Israel’s Netanyahu races ahead with hard-line agenda

Jan 8, 2023, 8:37 PM | Updated: Jan 9, 2023, 9:39 pm
Israeli Prime Minister Benjamin Netanyahu convenes a weekly cabinet meeting at the Prime Minister's...

Israeli Prime Minister Benjamin Netanyahu convenes a weekly cabinet meeting at the Prime Minister's office in Jerusalem, Sunday, Jan. 8, 2023. (Ronen Zvulun/Pool Photo via AP)

(Ronen Zvulun/Pool Photo via AP)

              Protesters march in Tel Aviv, Israel, against Prime Minister Benjamin Netanyahu's far-right government, Saturday, Jan. 7, 2023. (AP Photo/ Tsafrir Abayov)
            
              Israeli lawmakers Ayman Odeh, center right, Mossi Raz, second from right, and Ofer Cassif, right, march behind a banner reading "This is our home. This is our home," in Tel Aviv, Israel, to protest against Prime Minister Benjamin Netanyahu's far-right government, Saturday, Jan. 7, 2023. (AP Photo/ Tsafrir Abayov)
            
              Israeli Prime Minister Benjamin Netanyahu convenes a weekly cabinet meeting at the Prime Minister's office in Jerusalem, Sunday, Jan. 8, 2023. (Ronen Zvulun/Pool Photo via AP)
            
              Israeli Prime Minister Benjamin Netanyahu convenes a weekly cabinet meeting at the Prime Minister's office in Jerusalem, Sunday, Jan. 8, 2023. (Ronen Zvulun/Pool Photo via AP)
            Israeli Prime Minister Benjamin Netanyahu, right, speaks with Interior and Health Minister Aryeh Deri at a weekly cabinet meeting at the Prime Minister's office in Jerusalem, Sunday, Jan. 8, 2023. (Ronen Zvulun/Pool Photo via AP) FILE - Itamar Ben-Gvir, the minister of national security in Benjamin Netanyahu's new government, attends a weekly cabinet meeting on Jan. 3, 2023, in Jerusalem. Israeli police broke up a meeting by Palestinian parents in east Jerusalem about their children's education, claiming it was unlawfully funded by the Palestinian Authority. Police said they prevented the meeting from taking place Sunday, Jan. 8, and that they were operating under an order by Ben-Gvir to shut it down. (Atef Safadi/Pool Photo via AP, File) Activists lock arms in Tel Aviv, Israel, to protest against Prime Minister Benjamin Netanyahu's far-right government, Saturday, Jan. 7, 2023. Thousands of Israelis protested plans by Netanyahu's government that opponents say threaten democracy and freedoms. (AP Photo/ Tsafrir Abayov) Activists lock arms in Tel Aviv, Israel, to protest against Prime Minister Benjamin Netanyahu's far-right government, Saturday, Jan. 7, 2023. Thousands of Israelis protested plans by Netanyahu's government that opponents say threaten democracy and freedoms. (AP Photo/ Tsafrir Abayov) A protester holds a Palestinian flag in Tel Aviv, Israel, at a demonstration against Prime Minister Benjamin Netanyahu's far-right government, Saturday, Jan. 7, 2023. Thousands of Israelis protested plans by Netanyahu's government that opponents say threaten democracy and freedoms. (AP Photo/ Tsafrir Abayov) A protester holds a Transgender pride flag in Tel Aviv, Israel, to protest against Prime Minister Benjamin Netanyahu's far-right government, Saturday, Jan. 7, 2023. Thousands of Israelis protested Netanyahu's government that opponents say threaten democracy and freedoms. (AP Photo/ Tsafrir Abayov) A protester holds a Palestinian flag in Tel Aviv, Israel, at a demonstration against Prime Minister Benjamin Netanyahu's far-right government, Saturday, Jan. 7, 2023. Thousands of Israelis protested plans by Netanyahu's government that opponents say threaten democracy and freedoms. (AP Photo/ Tsafrir Abayov) A person wears a knit cap in the colors of the Palestinian and Israeli flags in Tel Aviv, Israel, during a protest against Prime Minister Benjamin Netanyahu's far-right government, Saturday, Jan. 7, 2023. Thousands of protesters turned up, days after the most right-wing and religiously conservative government in the country's 74-year history was sworn in. (AP Photo/ Tsafrir Abayov) Activists chant slogans in Tel Aviv, Israel, to protest against Prime Minister Benjamin Netanyahu's far-right government, Saturday, Jan. 7, 2023. The placard at left reads: "The settler government is against me."; the placard at right reads: "housing, livelihood, hope." (AP Photo/ Tsafrir Abayov)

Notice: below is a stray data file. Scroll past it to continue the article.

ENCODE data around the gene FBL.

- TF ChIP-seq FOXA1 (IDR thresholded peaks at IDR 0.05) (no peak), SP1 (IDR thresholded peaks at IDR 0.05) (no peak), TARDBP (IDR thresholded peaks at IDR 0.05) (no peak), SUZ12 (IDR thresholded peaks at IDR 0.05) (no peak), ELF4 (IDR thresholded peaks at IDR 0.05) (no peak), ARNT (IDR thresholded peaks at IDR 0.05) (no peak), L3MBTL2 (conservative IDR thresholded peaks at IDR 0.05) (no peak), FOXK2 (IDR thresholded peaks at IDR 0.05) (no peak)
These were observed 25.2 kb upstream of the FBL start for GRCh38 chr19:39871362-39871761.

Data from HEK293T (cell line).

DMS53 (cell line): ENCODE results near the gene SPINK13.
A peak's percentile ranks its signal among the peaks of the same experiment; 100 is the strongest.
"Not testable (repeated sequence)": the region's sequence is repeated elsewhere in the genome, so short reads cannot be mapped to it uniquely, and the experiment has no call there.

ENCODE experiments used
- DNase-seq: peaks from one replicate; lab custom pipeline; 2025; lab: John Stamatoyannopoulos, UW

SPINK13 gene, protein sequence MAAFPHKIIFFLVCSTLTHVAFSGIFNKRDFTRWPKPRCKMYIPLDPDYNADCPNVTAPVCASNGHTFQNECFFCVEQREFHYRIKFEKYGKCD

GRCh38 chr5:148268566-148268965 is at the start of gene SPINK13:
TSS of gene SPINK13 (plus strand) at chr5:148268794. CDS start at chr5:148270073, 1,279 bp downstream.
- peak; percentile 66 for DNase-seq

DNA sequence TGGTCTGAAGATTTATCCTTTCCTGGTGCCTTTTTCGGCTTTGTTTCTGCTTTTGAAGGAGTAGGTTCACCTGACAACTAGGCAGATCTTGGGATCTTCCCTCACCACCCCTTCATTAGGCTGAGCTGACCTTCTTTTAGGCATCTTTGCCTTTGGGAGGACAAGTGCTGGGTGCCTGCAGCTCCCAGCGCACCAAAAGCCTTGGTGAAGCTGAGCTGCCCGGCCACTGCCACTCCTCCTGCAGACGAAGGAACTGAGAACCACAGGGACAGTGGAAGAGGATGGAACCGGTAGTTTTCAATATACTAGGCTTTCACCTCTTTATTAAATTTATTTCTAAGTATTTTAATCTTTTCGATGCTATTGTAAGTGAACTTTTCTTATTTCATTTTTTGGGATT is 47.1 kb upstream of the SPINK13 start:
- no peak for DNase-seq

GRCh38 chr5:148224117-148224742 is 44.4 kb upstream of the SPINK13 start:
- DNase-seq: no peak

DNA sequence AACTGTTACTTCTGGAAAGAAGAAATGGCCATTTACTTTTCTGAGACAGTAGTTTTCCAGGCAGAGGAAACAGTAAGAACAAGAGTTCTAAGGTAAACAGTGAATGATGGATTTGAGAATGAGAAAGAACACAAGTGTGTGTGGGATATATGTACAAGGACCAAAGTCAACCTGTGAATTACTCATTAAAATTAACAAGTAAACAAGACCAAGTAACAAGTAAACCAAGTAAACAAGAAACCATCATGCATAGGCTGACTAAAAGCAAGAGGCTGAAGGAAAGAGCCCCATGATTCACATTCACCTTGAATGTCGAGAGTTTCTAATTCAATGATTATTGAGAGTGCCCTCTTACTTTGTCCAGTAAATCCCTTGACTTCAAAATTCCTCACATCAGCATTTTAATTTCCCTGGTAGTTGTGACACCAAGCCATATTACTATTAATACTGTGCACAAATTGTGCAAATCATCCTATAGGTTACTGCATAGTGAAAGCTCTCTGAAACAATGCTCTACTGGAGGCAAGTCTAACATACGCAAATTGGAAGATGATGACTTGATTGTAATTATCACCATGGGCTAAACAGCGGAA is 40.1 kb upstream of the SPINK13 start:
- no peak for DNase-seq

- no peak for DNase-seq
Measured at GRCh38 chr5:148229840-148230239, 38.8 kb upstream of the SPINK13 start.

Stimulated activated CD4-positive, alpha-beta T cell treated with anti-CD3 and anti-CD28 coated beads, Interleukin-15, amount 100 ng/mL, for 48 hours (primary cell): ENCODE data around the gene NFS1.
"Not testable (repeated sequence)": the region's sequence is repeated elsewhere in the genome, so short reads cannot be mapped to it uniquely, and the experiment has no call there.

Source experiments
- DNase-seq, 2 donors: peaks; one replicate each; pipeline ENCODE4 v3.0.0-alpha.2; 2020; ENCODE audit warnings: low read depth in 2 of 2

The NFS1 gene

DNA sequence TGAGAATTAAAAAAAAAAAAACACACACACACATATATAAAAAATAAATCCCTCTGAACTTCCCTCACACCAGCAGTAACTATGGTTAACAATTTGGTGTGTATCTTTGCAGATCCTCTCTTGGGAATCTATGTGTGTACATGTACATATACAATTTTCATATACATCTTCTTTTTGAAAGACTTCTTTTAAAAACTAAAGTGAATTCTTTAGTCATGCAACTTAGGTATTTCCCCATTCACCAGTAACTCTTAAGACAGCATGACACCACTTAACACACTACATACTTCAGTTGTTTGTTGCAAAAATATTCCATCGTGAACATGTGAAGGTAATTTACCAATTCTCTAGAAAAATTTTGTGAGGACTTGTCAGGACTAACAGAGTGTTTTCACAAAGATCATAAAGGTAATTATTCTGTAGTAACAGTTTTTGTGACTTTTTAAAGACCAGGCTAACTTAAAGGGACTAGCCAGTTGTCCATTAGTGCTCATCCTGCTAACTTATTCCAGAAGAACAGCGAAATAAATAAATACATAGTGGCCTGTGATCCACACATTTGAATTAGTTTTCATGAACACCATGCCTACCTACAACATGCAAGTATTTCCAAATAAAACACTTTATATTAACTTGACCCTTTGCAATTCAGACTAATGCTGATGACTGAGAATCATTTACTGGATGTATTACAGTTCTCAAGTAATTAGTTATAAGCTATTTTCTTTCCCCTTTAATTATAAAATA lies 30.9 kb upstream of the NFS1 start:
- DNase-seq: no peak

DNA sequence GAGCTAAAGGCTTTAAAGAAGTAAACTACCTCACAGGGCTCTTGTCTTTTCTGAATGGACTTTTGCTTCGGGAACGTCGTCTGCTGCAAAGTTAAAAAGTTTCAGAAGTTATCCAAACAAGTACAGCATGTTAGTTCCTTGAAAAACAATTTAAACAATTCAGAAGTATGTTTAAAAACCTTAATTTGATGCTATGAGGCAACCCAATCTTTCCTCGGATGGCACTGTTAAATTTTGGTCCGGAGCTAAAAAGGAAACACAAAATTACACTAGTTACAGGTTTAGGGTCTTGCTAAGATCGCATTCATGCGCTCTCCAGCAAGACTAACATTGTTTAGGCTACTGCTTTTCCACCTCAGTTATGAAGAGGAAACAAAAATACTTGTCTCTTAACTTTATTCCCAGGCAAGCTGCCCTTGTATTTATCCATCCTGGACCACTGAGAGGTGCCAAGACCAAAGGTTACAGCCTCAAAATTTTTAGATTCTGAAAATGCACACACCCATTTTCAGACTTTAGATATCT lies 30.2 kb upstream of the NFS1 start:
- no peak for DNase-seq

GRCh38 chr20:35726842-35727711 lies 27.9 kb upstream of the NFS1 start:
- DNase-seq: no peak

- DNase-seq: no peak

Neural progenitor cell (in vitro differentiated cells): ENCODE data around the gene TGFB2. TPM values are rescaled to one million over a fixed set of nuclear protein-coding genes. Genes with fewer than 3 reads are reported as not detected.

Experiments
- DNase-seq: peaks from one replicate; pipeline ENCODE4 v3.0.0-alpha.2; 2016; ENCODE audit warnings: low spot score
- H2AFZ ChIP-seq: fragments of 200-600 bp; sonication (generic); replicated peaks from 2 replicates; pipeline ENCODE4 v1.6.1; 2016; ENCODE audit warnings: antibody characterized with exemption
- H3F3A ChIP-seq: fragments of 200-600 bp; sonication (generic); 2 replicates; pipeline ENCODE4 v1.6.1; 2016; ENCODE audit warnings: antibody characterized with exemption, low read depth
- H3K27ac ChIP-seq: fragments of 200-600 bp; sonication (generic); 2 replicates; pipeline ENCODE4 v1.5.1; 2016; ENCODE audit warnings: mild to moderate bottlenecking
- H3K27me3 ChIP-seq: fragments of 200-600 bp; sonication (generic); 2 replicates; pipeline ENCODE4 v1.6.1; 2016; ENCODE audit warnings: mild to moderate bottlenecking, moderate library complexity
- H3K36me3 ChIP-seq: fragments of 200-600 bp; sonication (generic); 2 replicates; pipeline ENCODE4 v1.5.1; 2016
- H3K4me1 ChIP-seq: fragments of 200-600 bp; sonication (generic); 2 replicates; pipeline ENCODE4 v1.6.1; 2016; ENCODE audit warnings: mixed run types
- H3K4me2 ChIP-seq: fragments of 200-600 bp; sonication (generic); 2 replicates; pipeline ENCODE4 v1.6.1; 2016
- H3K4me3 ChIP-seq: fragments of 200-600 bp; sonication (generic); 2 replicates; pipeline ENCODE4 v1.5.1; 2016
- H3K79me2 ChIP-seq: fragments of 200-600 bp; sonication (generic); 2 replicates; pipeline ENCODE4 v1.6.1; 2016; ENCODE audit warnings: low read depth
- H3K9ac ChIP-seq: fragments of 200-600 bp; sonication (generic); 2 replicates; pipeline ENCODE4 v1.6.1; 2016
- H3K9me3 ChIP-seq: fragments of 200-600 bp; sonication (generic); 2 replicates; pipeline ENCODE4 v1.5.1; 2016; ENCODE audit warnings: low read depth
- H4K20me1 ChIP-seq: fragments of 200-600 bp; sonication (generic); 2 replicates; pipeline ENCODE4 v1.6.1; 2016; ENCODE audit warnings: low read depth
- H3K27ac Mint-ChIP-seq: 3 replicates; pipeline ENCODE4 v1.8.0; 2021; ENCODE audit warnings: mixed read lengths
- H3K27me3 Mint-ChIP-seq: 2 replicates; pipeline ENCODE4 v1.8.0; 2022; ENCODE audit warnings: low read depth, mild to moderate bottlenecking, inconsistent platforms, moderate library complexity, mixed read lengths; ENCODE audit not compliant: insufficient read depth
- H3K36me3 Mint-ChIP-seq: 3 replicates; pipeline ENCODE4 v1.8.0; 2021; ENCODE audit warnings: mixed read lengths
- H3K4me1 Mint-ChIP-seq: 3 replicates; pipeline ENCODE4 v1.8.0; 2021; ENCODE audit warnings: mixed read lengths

Prime Minister Benjamin Netanyahu’s new government has wasted no time implementing its ultra-nationalist agenda, including adopting a seemingly petty ban on displaying the Palestinian flag and shaking the foundations of Israel’s democracy with a proposed legal assault on the Supreme Court.

After barely two weeks in power, the most hard-line and religious government in Israel’s history already is fomenting divisions at home and barreling toward conflict with the Palestinians and Israel’s allies abroad.

“We are not waiting, and I think the citizens of Israel already feel this,” Netanyahu told lawmakers in his Likud Party on Monday. “We formed a different government, with different policies, and we run things differently.”

Just days after taking office, his national security minister, Itamar Ben-Gvir, visited Jerusalem’s most sensitive holy site — a hilltop compound revered by Jews and Muslims. While Ben-Gvir respected existing norms that bar Jewish prayer at the site, the visit was seen by many as a provocation given his past calls for giving Jewish worshippers greater access. It drew Palestinian condemnations and angry statements from the United States and Israel’s own Arab allies.